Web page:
What does happen, I imagine, is that when listening to that mess, we focus really hard on singing along in our heads, and listening for the melody/rhythm. When we can align our internal Freddy to the melody in that recording, it connects in a way that might feel to some like hearing his voice.
I am a huge Queen fan, but I have a phenomenal knack for not being able to remember lyrics or songs. My children upon hearing a song once can sing along better the second time than the 100s of times I’ve listened to most Queen songs. So I believe I am in a unique position to lend my voice here. It is truly in your head- the only parts where I get a true hint of a voice are at the (high) sustained notes at the end of a phrase. It is not clear enough to me during the other parts to assign a lyric to the words.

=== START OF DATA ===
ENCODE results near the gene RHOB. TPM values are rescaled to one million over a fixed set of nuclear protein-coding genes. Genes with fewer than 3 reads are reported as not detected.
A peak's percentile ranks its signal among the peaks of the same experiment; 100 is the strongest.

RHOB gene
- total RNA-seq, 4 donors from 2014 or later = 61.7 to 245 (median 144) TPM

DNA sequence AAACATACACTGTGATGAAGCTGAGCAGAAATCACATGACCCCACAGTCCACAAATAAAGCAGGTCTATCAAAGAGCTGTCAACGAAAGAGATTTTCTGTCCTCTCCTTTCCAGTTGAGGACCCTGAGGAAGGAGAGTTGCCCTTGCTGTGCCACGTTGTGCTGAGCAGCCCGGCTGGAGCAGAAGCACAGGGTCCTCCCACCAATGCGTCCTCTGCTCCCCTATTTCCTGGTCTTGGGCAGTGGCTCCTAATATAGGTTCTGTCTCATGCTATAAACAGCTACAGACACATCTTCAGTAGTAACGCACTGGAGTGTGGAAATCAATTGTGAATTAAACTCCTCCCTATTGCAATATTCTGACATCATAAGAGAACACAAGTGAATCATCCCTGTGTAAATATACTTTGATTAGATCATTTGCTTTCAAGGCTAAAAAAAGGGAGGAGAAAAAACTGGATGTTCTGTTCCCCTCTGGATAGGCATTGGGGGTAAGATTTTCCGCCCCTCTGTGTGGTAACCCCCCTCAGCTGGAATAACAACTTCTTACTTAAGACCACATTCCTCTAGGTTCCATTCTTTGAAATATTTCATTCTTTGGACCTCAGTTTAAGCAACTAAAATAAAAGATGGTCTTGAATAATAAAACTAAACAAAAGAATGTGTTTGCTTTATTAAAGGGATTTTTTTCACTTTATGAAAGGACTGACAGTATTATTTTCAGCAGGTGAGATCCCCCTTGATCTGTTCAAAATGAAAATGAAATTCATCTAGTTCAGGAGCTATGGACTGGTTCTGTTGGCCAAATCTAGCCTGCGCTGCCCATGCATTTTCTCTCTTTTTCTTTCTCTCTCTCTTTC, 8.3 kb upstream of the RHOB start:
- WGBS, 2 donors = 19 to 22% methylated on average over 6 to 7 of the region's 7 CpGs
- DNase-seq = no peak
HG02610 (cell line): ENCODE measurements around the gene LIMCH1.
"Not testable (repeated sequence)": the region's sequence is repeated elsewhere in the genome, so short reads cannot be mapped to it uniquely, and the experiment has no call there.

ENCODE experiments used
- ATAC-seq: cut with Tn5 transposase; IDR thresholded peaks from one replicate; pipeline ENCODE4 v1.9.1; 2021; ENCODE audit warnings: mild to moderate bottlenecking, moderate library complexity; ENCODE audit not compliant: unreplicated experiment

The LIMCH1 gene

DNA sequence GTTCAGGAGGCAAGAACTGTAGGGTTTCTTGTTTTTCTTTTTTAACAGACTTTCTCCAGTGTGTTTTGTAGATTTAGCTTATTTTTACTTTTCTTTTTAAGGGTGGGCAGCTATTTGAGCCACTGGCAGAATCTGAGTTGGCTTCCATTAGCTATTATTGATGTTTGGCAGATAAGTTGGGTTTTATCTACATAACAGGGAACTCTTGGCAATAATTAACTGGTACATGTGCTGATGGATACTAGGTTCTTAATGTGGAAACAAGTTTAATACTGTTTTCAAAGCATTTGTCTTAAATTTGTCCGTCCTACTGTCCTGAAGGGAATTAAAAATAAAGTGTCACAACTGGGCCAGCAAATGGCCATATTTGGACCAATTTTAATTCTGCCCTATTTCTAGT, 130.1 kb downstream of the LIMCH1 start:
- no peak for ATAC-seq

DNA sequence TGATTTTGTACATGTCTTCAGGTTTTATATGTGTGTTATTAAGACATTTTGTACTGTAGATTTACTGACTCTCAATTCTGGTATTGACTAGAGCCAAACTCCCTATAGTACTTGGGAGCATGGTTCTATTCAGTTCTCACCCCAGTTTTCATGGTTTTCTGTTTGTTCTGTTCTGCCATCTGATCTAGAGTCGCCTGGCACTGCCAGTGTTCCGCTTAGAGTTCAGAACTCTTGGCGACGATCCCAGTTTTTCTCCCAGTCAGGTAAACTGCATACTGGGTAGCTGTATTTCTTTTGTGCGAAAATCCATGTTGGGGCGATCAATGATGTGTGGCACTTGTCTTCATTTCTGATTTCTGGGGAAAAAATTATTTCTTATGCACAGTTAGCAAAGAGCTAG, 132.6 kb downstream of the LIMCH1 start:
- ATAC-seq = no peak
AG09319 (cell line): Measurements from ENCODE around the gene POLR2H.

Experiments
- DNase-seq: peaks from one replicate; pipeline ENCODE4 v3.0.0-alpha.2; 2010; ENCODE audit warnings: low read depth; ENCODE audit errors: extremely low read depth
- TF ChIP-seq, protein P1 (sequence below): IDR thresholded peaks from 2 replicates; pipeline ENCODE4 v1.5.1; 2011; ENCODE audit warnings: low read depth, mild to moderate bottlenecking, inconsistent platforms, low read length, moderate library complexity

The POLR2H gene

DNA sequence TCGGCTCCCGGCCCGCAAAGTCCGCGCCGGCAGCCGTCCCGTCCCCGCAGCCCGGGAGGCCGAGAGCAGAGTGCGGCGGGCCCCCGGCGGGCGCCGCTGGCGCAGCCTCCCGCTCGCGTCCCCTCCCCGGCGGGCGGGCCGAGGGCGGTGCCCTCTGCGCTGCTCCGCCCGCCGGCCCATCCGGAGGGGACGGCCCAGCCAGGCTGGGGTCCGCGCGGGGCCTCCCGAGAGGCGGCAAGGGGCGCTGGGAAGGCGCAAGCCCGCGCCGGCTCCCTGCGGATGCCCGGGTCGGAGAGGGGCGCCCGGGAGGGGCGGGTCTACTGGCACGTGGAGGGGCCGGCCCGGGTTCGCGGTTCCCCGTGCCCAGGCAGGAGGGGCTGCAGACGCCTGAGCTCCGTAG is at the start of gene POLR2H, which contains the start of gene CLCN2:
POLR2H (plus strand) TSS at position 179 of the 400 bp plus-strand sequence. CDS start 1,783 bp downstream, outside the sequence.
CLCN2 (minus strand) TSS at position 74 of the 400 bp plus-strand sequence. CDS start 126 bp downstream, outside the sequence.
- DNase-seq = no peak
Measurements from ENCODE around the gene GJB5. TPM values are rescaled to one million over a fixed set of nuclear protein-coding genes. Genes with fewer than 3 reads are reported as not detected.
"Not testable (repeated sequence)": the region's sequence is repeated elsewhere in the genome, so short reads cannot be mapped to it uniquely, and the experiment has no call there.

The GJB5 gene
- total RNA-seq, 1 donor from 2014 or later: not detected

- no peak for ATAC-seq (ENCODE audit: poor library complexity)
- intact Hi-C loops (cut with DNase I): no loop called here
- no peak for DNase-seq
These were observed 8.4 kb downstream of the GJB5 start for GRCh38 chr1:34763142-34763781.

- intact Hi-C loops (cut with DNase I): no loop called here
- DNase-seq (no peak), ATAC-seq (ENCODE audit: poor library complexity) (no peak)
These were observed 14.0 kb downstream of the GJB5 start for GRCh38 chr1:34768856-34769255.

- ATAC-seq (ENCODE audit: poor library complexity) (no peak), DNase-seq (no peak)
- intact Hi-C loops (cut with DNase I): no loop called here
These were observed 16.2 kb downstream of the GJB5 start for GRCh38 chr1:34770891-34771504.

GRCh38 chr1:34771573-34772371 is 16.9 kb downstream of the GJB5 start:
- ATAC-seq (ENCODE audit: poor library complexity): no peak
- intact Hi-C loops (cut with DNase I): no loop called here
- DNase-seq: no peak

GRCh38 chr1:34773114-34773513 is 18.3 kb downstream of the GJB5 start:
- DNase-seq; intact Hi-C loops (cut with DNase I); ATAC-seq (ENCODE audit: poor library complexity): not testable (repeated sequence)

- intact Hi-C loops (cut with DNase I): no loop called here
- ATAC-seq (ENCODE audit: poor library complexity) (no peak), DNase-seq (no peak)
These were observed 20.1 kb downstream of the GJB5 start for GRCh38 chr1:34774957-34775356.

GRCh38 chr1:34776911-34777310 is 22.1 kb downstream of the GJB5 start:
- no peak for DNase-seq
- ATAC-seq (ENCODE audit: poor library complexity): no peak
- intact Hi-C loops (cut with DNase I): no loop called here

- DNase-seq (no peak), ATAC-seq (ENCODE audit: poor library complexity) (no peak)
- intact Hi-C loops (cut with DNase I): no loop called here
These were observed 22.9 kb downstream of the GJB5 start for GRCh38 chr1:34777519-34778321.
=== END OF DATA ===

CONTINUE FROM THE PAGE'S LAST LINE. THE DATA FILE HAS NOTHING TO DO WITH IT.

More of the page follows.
Perhaps a way to test it for yourself is to jump forward or backward randomly to a new section and see how long it takes before Freddie comes back into your head?
OK. I’ll bite. How is this done? Because when I listen to the Bohemian Rhapsody one (not on Don’t Stop Me Now) I can hear the singing and, I guess I’m either overly-skeptical, a sucker, or both, but, it seems to me there is just a track down underneath of the actual singing–not just the MIDI piano.
Is there info anywhere on what this is all about? How it’s done, etc.?
I didn’t look much into it on how is it done, however the first one I linked on is a MIDI file, MIDI files only contain the musical notes for a computer to play, there are no waveforms recorded so it can’t be that they sneaked the vocals under the key barrage.